The Tribal Self-Governance Evaluation Feasibility Study, being conducted by Westat, and its subcontractors, Project HOPE Center for Health Affairs and Kauffman and Associates, Inc., will provide the Office of the Assistant Secretary for Planning and Evaluation (OASPE) with background information and a detailed review of issues, data availability, and data systems that may affect the extent to which a rigorous and defensible evaluation of Tribal Self-Governance of Indian Health Service and other non-IHS programs can be conducted. While a number of assessments of Tribal self-governance programs have been conducted, these have been primarily qualitative in nature. OASPE is interested in determining the feasibility of conducting an evaluation that examines processes and program changes associated with successful self-governance programs, as well as impacts of Tribal self-governance on outcomes, including access to care, services, quality, costs, financial performance and resources, customer satisfaction, and program stability.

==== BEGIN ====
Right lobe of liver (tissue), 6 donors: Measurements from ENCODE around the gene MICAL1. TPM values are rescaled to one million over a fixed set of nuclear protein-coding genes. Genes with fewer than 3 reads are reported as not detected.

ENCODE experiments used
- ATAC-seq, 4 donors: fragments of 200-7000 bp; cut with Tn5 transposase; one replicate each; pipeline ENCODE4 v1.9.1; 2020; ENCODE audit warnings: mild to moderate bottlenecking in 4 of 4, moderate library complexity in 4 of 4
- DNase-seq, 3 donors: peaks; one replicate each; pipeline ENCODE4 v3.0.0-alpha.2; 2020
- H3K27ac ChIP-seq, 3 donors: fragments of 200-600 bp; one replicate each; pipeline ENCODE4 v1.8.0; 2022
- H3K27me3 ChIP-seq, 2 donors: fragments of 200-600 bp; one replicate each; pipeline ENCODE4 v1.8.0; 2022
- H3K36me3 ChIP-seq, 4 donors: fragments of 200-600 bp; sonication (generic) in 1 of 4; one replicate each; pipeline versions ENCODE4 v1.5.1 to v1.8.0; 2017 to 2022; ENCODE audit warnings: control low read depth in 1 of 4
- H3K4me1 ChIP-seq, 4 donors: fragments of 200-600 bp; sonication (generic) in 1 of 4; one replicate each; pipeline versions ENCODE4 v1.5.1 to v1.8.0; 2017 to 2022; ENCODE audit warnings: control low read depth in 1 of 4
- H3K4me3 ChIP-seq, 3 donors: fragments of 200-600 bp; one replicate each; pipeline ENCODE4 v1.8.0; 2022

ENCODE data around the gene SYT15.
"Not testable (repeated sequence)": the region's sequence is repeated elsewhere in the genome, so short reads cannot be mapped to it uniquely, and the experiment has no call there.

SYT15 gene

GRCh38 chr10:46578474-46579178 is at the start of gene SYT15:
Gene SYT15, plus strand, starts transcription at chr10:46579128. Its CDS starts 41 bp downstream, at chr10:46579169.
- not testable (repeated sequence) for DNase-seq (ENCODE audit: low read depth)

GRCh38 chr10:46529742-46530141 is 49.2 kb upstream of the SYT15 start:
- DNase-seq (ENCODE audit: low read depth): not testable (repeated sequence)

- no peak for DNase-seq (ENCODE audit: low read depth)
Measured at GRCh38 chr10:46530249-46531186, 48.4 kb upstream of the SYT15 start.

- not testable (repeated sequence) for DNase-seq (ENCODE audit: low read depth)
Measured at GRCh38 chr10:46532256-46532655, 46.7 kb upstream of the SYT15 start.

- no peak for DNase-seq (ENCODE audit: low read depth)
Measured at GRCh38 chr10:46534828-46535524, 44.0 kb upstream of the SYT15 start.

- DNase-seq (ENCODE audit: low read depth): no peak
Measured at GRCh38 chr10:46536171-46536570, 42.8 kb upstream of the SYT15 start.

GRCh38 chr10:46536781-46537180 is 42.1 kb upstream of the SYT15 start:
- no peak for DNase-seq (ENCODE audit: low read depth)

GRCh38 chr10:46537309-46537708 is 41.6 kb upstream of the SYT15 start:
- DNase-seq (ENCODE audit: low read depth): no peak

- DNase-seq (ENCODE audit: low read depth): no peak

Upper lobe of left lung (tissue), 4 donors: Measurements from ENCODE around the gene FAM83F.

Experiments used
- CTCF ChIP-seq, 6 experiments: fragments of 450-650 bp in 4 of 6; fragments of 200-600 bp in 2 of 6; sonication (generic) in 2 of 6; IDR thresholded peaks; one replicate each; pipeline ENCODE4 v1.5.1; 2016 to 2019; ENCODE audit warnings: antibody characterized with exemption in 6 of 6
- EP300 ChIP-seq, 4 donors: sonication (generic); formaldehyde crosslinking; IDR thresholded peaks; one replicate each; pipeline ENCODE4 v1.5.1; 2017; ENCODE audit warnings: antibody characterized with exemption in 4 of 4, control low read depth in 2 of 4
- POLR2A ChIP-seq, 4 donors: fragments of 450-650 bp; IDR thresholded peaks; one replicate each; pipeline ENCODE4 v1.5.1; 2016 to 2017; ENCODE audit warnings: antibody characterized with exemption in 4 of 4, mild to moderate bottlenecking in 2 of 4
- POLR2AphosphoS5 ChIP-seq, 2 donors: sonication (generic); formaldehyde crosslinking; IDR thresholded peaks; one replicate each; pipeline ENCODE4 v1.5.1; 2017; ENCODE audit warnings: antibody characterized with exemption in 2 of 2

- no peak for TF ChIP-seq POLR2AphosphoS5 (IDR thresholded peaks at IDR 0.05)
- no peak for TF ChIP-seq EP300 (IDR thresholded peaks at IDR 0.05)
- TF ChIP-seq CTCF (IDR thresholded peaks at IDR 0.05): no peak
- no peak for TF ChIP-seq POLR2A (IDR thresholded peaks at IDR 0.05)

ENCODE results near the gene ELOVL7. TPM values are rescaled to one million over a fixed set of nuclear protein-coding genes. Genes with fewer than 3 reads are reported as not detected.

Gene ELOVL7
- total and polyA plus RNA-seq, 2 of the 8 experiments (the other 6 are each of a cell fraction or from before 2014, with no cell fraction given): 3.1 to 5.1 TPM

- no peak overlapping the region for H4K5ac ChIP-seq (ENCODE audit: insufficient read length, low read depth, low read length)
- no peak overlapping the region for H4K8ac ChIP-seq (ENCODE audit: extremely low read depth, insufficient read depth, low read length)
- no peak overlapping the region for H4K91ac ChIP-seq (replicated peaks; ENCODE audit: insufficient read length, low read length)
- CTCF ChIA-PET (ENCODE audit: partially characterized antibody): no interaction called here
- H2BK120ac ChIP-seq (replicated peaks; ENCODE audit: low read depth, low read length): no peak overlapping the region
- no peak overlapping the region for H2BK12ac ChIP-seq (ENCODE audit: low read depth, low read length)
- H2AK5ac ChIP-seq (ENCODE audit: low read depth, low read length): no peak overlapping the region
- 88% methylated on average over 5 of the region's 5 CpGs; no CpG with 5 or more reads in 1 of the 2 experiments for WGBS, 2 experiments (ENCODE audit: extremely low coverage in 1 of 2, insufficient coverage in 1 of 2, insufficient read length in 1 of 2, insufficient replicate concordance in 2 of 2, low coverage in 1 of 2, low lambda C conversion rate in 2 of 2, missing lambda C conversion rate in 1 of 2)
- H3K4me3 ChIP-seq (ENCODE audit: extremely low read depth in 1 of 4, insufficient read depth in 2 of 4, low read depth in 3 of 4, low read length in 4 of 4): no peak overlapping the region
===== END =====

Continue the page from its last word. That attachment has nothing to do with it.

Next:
This Draft Literature Review represents one component of the background information that is being assembled to provide a foundation for the development of the evaluation issues, and related data requirements, that will guide that design of the feasibility study. The objectives of this literature review include:
· Identification of existing studies and evaluations of Tribal self-governance and/or Tribal management of health and social service programs;
· Review of the methodologies and data sources used in previous studies, in order to assess both analytic rigor and generalizability of their findings;
· Synthesis of the available evidence and findings from existing studies; and
· Assessment of the limitations of previous studies, data limitations and availability, and areas in which there are few or no existing findings, and the implications of these findings for the Tribal Self-Governance Evaluation Feasibility Study.
In the next section of this Draft Report, the background and definition of Tribal self-governance and Tribally managed programs are reviewed and a list of the relevant health and social services programs for the literature search and review is provided. Then, a description of the methods used to identify relevant literature, both published and unpublished, is provided in Section III. Sections IV and V present a summary and assessment of the literature on Tribal self-governance/management of health programs and of social programs, respectively. Section VI discusses limitations of the existing research and gaps in the literature. The implications of the findings from the literature review for the design and approach to the Tribal Self-Governance Evaluation Feasibility Study are presented in Section VII. Appendix A to the Draft Report briefly describes the literature search methods that were used to identify relevant published and unpublished studies.